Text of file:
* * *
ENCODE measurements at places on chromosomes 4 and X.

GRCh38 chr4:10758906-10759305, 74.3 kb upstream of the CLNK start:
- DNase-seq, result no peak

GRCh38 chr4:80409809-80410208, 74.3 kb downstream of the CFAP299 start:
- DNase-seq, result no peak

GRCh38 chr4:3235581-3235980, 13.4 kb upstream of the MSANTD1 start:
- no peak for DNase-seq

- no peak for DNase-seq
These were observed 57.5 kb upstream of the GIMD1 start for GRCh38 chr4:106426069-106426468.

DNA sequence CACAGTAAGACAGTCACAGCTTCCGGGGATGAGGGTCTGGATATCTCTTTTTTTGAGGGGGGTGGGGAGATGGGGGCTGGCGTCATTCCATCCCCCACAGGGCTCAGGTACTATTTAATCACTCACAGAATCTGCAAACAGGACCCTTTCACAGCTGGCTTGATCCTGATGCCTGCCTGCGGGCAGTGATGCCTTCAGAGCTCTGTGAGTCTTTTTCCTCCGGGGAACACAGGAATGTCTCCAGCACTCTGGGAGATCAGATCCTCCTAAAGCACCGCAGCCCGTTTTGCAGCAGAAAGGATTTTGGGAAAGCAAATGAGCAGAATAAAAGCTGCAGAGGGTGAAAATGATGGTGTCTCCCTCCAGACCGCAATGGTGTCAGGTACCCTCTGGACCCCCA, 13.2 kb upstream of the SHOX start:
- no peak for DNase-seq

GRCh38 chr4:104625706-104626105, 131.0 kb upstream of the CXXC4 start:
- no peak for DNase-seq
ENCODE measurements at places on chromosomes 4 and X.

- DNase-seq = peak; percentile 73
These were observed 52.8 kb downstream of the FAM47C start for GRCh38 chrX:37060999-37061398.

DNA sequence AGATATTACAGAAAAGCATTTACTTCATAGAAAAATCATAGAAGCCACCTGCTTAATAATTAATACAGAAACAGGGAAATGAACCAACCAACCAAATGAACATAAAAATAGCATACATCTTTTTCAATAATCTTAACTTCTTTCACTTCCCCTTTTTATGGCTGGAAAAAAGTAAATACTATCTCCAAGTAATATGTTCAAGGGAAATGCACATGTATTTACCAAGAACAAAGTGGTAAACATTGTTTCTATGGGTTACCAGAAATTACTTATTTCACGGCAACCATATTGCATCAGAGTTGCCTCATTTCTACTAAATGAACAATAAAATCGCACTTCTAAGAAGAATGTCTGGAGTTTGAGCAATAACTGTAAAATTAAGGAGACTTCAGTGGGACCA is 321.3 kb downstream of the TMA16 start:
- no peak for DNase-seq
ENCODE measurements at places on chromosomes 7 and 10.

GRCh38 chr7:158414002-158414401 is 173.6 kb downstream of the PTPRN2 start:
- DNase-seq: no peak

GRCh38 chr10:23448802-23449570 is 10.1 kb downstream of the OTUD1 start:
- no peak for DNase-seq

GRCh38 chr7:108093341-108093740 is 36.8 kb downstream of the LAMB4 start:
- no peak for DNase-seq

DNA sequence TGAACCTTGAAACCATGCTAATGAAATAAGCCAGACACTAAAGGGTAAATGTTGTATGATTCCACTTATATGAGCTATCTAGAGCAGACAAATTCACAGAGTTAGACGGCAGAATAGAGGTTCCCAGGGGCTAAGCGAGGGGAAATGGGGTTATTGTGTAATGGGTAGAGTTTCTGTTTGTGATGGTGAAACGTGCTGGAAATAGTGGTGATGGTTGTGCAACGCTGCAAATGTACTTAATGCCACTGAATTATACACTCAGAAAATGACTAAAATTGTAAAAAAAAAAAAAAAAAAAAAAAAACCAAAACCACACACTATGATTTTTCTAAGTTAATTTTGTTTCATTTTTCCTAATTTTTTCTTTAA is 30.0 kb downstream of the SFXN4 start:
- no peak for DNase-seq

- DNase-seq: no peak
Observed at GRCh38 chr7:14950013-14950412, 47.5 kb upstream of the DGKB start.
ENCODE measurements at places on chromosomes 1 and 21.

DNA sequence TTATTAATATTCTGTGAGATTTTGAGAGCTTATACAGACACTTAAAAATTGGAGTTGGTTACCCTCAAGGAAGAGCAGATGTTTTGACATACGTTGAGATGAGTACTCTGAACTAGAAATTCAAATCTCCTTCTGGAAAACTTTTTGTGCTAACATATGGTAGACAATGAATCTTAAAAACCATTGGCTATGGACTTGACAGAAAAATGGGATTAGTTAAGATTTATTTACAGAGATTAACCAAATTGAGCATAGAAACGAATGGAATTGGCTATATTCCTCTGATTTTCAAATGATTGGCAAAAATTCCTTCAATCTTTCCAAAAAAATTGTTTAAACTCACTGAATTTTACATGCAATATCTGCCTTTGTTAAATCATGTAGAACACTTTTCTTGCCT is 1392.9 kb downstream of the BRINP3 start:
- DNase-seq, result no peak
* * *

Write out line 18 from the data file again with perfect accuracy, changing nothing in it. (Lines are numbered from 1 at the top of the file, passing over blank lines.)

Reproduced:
- no peak for DNase-seq